New Delhi, India, 30 March. Day five of a countrywide lockdown to tackle the spread of the coronavirus. Already, our vocabulary has been emptied, and all that remains is grim pandemic jargon: social distancing, self-isolation, ventilators, PPE, hydroxychloroquine. But there’s one term that’s grabbing a disproportionate share of headlines and nervous social media conversations: community transmission.

Community transmission takes place when it is impossible to locate the source of an infection, meaning that it could have come from anywhere within the infected person’s wider community. Think of it as the virus waging guerrilla warfare wearing camouflage. In a country with 1.3 billion potential carriers, it is our healthcare system’s worst nightmare.

During the government’s daily press briefing, journalists grill senior bureaucrats whether the virus has infiltrated the community, given the growing number of cases in various pockets.

The answer is the same every day: no. Don’t panic. The community is safe.

But today, something in this predictable script snaps. Confronted once again, the bureaucrat in charge of the briefing breaks into a faint smile. he says. 

No one laughs.

Ten Indian men sit cross-legged in a group on dry grass, dressed in a yellow, blue and pink uniform, with pink tall hats (only one plays a clarinet or flute in a simple shirt); they are part of a wind instruments ensemble, and are playing trumpets, or drums. Up the hill in the background we see a mini van.
A wind instruments ensemble makes music by the Kansabati river. Medinipur, West Bengal, 2017. From the series PIK-NIK, by Arko Datto

In my country, community is everything

The battle against the coronavirus in the world’s second most populous country isn’t just to prevent it from infecting individuals. A more urgent battle is afoot to stop it and everything else it carries – fear, stigma, the breakdown of trust between people, and between people and the government, the destruction of entire ways of life – from breaching the community.

The community is the beating heart of my country. For outsiders, the scale of India can be daunting, impossible to grasp. The community is the social unit that makes India real. It’s the where every kid is called by their The gully where women feed the neighbourhood dogs the day’s leftovers. The hawking vegetables at the street corner. The that supplies staples to every household on credit. The milk booth where neighbours meet morning and evening. The club where jobless young boys spend their days playing carrom. 

Everything and everyone in India exists in intense proximity. That is its biggest strength, but, right now, also its greatest vulnerability. Once the chain of infection takes hold of the community, it is like fighting a million bushfires at once. Losing the community to the virus means losing India.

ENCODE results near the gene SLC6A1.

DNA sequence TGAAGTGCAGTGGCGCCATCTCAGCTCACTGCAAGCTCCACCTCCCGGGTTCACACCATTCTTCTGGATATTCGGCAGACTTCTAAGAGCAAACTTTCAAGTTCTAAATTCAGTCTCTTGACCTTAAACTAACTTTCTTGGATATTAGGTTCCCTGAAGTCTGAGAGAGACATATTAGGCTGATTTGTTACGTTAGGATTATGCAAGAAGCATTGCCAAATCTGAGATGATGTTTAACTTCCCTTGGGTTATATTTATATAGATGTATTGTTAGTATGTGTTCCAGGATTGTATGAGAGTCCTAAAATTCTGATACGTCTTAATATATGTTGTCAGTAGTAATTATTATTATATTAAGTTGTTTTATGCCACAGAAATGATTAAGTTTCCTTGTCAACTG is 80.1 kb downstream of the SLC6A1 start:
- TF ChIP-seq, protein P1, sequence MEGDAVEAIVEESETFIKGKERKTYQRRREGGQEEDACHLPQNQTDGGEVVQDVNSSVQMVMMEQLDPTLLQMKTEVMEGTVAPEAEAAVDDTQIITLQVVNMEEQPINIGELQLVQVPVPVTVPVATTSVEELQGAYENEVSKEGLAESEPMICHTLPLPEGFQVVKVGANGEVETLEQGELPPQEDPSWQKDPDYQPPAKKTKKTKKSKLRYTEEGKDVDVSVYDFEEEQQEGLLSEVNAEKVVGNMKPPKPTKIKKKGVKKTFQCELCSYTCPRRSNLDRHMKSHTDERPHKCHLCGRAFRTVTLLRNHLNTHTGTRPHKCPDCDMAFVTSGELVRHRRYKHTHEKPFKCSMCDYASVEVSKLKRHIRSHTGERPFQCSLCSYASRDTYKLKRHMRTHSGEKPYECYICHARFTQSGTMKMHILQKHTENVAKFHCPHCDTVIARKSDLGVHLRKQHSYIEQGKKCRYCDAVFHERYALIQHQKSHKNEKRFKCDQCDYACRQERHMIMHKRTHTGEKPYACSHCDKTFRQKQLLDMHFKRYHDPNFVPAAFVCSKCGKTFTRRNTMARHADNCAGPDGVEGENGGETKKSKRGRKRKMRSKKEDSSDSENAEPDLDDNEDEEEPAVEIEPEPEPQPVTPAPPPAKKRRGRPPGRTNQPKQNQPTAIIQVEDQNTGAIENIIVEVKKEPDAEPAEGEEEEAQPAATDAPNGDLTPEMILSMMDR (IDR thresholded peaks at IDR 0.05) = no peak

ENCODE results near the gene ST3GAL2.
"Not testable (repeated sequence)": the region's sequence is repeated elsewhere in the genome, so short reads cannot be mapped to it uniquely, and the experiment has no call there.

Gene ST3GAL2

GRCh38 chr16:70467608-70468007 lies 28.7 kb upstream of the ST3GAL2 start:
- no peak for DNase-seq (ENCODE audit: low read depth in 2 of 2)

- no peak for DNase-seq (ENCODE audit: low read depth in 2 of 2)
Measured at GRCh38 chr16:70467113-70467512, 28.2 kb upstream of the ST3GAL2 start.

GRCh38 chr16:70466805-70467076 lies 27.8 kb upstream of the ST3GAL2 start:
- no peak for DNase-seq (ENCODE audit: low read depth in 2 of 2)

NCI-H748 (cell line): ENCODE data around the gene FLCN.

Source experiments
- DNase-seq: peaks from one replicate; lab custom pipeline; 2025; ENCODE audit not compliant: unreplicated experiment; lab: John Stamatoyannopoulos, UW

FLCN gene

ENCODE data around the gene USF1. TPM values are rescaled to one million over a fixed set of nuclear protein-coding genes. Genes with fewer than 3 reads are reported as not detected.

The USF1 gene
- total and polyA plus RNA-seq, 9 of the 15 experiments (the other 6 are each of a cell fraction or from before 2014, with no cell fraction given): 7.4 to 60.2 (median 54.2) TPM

The consequences would be disastrous. Aside from the fact that because of its success in eradicating other deadly diseases, the country is simply too big. The ripple effects of an unchained infection among a billion-plus people would be felt far beyond our borders.

So, the community must be protected. We must build a wall between it and the virus. 

To do that, we need time. 

But even more crucially, we need space. 

Colour photograph of a group of people near the water. Some are standing while other are sitting on the group on blankets, others are arriving or living. The grond is covered by plastic plates and other white trash. In the background, a platform is floating on the water.
Colour photograph of a man sitting on gaz tank, his back to the water, while looking at the camera. He is wearing a beige t-shirt with something red written on it, grey bermuda pants covered with a piece of pink checked fabric and sandals coming off of his feet. He sits in front a a huge cocking pot. Around him on the muddy ground, are some plastic waste. A group of men are standing in the distance and a boat is floating near the shore.
Top: A crowded picnic spot in Chandil, Jharkhand, 2017. Bottom: Most picnic parties bring their own cooks along to prepare food on location. Banks of the Ichamati River, West Bengal, 2014. From the series PIK-NIK, by Arko Datto.

For most of India, space is an unthinkable luxury

The problem: we barely have any. In fact, "space" is almost a taboo word in India.

The key to understanding my country is to appreciate that we are such a delicate patchwork of disparate religions, languages and cultures that too much talk of space – of distance or difference – is perceived as a danger to our very integrity. 

Different nations are built on different mythologies. Our defining mythology is a billion people moving forward as one inseparable, vacuum-sealed mass. This spirit is baked into the national motto that every kid is taught in school: